Yep, changing more than one component can muddy up what really works and really doesn't. Drag racing thing, change one thing at a time when going for that last ounce of performance. Sweeping changes (intake manifold, headers, exhaust) are less important to quantify individually. I would expect a contribution to mileage and power be made by both the filter and cold-air intake in your situatuion. Who knows what contributed to what and how much. I have seen a fuel injector operate in free space when installing a water injection system on my Grand National. It was, of course, unfouled, so I cannot comment. But it looked neat.
It continues... pure nonsense, but backed up by math, so it must be true, right? The temperature past just a few inches underground fluctuates very little. By your thinking, we in MN must be saving an absolute fortune in January. The problem here is, you put this myth right after a suggestion to look up cheaper gas prices. This is an undisputable and valuable way to save a buck in the car. Most people won't look at the two different topics and dispute this one because the don't belive the one about the weight of gas, they will instead believe what you say about the effects on gas at noon because the first suggestion is a truth. Please, hypermilers, environmentalist crusaders, modern-day hippies, stop with the unsubstantiated claims.
I had no idea I was subconsciously organizing my tips to toy with the minds the readers! And by that, I mean the order was entirely random. Actually, this is a claim I have been meaning to take off of here, but not for that reason. Modern gas stations that most of us fill up at (and that most states require) have temperature corrected flow rates. I was basing this on the only gasoline pump Ive had the pleasure of disassembling, that was made sometime in the 40's. Either way, thanks for the comment.
An easly repeated mistake. We all have seen something or another repeated endlessly accross the web, and this was one. But, gone forever now! Perhaps the new number 11 could have something to do with the importance of a properly-functioning emmissions system. Dozens of different parts, each able to cause lost mileage when clogged/broken/even missing.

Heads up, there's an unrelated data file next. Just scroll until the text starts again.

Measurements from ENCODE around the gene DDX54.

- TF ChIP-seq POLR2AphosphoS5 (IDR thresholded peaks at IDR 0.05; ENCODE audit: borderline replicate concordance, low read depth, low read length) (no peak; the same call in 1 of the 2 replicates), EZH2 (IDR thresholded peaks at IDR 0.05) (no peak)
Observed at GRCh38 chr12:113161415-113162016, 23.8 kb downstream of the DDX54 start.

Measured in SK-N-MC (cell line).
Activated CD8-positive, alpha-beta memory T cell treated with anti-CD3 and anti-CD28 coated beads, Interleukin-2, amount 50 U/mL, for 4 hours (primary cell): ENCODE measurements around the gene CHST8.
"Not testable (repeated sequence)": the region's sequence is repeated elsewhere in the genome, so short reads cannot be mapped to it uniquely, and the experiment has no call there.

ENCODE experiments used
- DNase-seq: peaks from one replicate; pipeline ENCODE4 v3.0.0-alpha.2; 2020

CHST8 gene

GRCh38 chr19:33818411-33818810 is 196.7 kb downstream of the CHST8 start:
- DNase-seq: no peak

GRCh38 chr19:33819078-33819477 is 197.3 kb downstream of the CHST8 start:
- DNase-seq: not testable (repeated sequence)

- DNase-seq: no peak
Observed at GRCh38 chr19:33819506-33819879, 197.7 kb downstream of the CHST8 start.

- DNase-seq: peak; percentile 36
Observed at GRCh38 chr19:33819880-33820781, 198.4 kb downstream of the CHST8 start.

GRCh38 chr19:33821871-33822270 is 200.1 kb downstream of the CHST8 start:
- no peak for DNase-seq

Thats a very good idea, though its really beyond what I imagine the general readership of this article could do on their own. Overall, Id say that would be lumped with "maintain your vehicle". Maintaining you vehicle with best gas mileage in mind could be an article onto itself.
"Looking at the tech-specs for some of my own vehicles, even under a relatively small engine load, I would have to have my engine out of gear for 12 minutes to make up for 1 minute of acceleration." OMG. Where could you have possibly come up with that ratio? Accelerating at what rate? Up to what RPM? At what road speed? Say it again, folks... lighten the car, stay out of the throttle, the rest is pure amature conjecture and outright untruths.
That's actually kind of a mistype on my part. Let me try to make this a little clearer so you understand. Taking your car out of gear in a manual car means your engine needs to use a little gas to continue to run at idle. So, take the amount of gas that your engine needs to run at idle for 12 minutes. Now, accelerating to make up for speed you could have gained going down a hill, under a small engine load (empty vehicle minus myself, on flat ground, accelerating as efficiently as possible ) to the same speed I would have had going down the same hill, takes roughly 12 times the gallons per minute that popping the engine out of gear does. Most people, driving less conservatively, would have used even more gas. How did I measure this? I logged data using a OBDII scanner monitoring my vehicles fuel consumption. How did I know I was accelerating as efficiently as possible? Practice, being a good and conservative driver, and using the scanner to keep track of overall fuel usage as well as instantaneous usage. How do I know this is decent data to make a claim on? Repeating the test, 3 times, at 4 different locations. Granted, this is different for other cars (as I clearly stated) but its a point to be considered. I do have an idea of what I'm talking about, and I wouldn't call myself an amateur based on my background. Thanks for the comment though. If you're thinking that, it means 100 other people were and just weren't saying so. Glad I could respond and thanks for reading.
I stand corrected. In fact, that's exactly what I asked for. Yes, it is valid for only your vehicle, but logical conclusions can be drawn regarding other cars. A scanner can be a valuable tool. I use mine the other way, though, to squeeze out every last drop of power (which can also increase mileage in some cases).